In the first ever Champions League final featuring two clubs from the same city, both Real Madrid and Atletico Madrid have the opportunity to accomplish something that will forever be remembered as a landmark achievement. For Real Madrid, the prize is clear and has been long sought. Almost ever since Zinedine Zidane’s incredible volley hit the back of the net at Hampden Park in May 2002 with a goal that would give Madrid a 2-1 victory over Bayer Leverkusen and their ninth European Cup, the focus has been on La Decima.
Few fans would have thought it would take 12 years for Madrid to win the Champions League once more, let alone to merely reach a final. With each passing year, the desire has become increasingly an obsession. Neighbours Atletico can only wonder at such a glory-laden history. When Atletico take to the pitch in Lisbon on Saturday it will be to contest the great trophy for only the second time and first since losing to Bayern Munich 40 years ago. Atletico have already lifted the Primera Division crown with a budget one fifth the size of that of Barcelona and Real Madrid. To top that by becoming European champions, just two-and-a-half years after Diego Simeone took over a side that was 10th in La Liga and had just been knocked out of the Copa del Rey by a team from Spain’s third tier would make it one of the greatest single-season achievements in recent memory. In many ways, the action on the Estadio da Luz pitch will match the historical status of the two clubs. Real Madrid from a lavish part of the city are Spanish, and indeed European, royalty with a history that involves some of the greatest players to ever grace the sport. That is borne out in their current team which includes the two most expensive players in history, current world player of the year Cristiano Ronaldo and Gareth Bale.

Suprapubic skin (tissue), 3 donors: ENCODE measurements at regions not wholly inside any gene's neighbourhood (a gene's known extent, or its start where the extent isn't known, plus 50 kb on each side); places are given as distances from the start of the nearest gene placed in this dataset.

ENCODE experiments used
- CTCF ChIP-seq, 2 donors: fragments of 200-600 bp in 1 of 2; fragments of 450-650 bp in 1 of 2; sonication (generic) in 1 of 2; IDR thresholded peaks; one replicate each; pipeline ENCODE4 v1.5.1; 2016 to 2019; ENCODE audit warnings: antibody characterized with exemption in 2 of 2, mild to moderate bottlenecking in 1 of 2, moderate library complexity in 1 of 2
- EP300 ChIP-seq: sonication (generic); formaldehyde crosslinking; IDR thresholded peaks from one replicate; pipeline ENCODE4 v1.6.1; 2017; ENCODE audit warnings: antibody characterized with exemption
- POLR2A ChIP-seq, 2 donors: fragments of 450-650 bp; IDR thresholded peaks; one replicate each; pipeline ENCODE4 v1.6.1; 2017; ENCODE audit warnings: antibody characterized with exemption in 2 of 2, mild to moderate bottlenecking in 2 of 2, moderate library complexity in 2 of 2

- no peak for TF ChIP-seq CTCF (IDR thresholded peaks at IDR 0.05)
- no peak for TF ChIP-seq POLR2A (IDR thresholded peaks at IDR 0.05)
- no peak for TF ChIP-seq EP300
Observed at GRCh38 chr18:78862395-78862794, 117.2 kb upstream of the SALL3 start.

In Carlo Ancelotti, Madrid have a coach who throughout his career has tried to devise tactics to get the best out of his star players rather than getting players to fit a team philosophy.
In contrast, Atletico hail from the more working-class area of the Spanish capital. Their roots epitomized by their nickname, Los Cochoneros, the mattress-makers. Simeone, a man who was a tireless, dogged midfielder in the last Atletico team to lift the Spanish title 18 years ago, has fed upon the club’s heritage to create the ultimate blue-collar team.
On Saturday in Lisbon, it will be the superstar individuals of Real Madrid against the team ethos of Atletico Madrid. It is why, despite Madrid having a far stronger squad, the absence of players will present a greater problem for Madrid than for Atletico.
Much of the buildup to the game has been dominated by discussion of the fitness of a host of players. While Ronaldo looks set to make it, the closest thing to a star in Atletico’s team, Diego Costa, despite a boost of horse placenta, still looks a long shot to be named in the starting lineup.
The Brazil-born Spain international has scored a phenomenal 36 goals in all competitions this season to attract the attention of Chelsea, who he looks all-but certain to join this summer.
But, having been bothered by niggling muscle problems for several weeks, Costa’s hamstring gave out and left him in tears on the sidelines during Atletico’s title decider against Barcelona last Saturday.Atletico, though, both this season and in previous years have shown an incredible capacity to replace exceptional strikers. Last summer the prolific Radamel Falcao left Atletico, with many wondering how they could possibly replace his goals.
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ATLETICO SWEAT OVER COSTA, ARDA FITNESS
Lisbon: Atletico Madrid are still sweating over the fitness of Diego Costa and Arda Turan and a decision on whether they can feature in Saturday’s Champions League final against Real Madrid has not yet been taken, coach Diego Simeone said Friday. Costa, Atletico’s top scorer, and playmaker Arda limped out of last weekend’s La Liga title decider at Barcelona with hamstring and hip injuries respectively and there were fears they would not be available for the showpiece in Lisbon.